Water Quality: Discharge Permit for MWRA Outfall - Protection of Massachusetts and Cape Cod Bays, May 2023
Massachusetts and Cape Cod Bays are key environmental resources, and the 2000 discharge permit for the MWRA outfall took an aggressive approach to their protection. The 2023 draft permit continues to protect Massachusetts and Cape Cod Bays through limits that meet state water quality standards, continue ambient monitoring of the Bays and establish rapid response monitoring for harmful and nuisance algal blooms initiated by species-specific thresholds based on current science.
- The discharge must meet "secondary treatment" standards set by EPA.
- The discharge must not interfere with fish or other aquatic life.
- The discharge must not contribute to eutrophication (e.g. algae growth or a change in species due to excessive nutrients).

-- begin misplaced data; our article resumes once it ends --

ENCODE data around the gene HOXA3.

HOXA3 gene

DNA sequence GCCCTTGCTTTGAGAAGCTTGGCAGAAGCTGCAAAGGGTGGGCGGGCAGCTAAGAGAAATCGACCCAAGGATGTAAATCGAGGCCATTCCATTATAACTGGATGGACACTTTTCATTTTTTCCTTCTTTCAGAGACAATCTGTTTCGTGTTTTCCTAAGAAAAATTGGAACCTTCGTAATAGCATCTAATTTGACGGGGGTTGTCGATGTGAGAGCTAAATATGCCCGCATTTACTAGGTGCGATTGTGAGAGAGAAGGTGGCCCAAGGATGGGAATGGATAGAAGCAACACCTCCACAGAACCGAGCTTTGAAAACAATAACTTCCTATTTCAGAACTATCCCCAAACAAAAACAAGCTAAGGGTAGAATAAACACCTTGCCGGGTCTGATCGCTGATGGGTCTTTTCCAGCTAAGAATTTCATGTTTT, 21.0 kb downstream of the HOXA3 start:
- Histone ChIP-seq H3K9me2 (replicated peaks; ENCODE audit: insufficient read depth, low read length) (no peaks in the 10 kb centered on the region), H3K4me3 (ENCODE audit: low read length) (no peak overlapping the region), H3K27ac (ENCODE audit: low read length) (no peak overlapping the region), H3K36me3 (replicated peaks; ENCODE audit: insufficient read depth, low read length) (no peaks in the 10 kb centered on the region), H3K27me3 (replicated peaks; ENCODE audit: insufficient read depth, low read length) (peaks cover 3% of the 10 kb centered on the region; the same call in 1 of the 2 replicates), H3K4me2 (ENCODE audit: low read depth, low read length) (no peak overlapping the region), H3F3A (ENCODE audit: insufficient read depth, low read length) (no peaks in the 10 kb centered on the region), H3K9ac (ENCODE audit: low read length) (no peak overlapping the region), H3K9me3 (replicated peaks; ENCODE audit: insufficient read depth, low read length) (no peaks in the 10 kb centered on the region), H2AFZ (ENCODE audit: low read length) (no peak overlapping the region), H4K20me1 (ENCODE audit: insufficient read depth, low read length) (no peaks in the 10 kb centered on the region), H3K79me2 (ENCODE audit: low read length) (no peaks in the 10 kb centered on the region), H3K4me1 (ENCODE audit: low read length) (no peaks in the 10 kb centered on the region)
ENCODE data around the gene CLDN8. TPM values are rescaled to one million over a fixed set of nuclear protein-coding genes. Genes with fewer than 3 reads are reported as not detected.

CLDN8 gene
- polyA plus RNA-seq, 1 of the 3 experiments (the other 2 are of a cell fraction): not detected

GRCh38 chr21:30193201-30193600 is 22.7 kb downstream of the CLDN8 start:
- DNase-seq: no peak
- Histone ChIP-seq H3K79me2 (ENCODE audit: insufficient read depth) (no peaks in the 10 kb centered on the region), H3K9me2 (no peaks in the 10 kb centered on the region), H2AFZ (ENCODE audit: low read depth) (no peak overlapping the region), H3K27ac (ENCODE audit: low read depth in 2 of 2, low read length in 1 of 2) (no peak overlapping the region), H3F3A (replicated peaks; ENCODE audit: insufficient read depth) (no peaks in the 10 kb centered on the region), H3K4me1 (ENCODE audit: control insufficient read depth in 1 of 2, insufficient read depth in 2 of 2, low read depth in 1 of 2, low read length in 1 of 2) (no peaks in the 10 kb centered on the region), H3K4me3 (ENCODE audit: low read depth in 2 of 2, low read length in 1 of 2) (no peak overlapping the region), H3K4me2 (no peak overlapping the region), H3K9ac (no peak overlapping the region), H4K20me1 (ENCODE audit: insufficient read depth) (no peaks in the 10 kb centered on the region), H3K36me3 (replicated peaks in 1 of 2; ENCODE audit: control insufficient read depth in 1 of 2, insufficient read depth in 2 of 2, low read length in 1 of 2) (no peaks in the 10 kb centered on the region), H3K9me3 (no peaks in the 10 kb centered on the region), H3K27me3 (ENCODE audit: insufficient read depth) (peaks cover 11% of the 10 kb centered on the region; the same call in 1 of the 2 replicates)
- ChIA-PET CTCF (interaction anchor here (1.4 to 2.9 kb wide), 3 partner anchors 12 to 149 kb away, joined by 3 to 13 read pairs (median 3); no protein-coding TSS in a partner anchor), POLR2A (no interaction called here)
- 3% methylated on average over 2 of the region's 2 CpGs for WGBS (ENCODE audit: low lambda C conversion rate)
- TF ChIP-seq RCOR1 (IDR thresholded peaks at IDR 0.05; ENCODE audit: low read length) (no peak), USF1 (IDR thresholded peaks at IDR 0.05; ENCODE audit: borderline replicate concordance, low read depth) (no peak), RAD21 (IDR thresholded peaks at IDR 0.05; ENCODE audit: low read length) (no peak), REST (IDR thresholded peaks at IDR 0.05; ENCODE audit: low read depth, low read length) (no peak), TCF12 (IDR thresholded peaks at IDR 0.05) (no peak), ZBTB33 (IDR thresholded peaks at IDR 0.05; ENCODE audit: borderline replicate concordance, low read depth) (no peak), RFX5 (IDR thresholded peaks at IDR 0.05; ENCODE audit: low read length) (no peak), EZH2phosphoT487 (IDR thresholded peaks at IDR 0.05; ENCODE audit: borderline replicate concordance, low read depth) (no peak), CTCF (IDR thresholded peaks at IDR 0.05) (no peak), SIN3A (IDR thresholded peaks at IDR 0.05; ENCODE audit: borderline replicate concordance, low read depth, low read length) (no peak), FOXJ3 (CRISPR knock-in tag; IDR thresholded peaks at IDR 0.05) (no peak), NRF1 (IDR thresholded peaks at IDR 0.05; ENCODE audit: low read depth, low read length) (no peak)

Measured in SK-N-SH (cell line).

- The discharge will be monitored three times daily for bacteria and chlorine; once per day for solids concentration, oxygen-demanding material, and pH; and once per quarter for numerous other potential pollutants.
- The draft permit continues to include an ambient monitoring program that has been revised to focus on the changing conditions of Massachusetts and Cape Cod Bays. Monitoring data will continue to be available to the public through MWRA's website and extensive online technical library.
The draft permit establishes revised thresholds and procedures for MWRA to respond to harmful and nuisance algal blooms.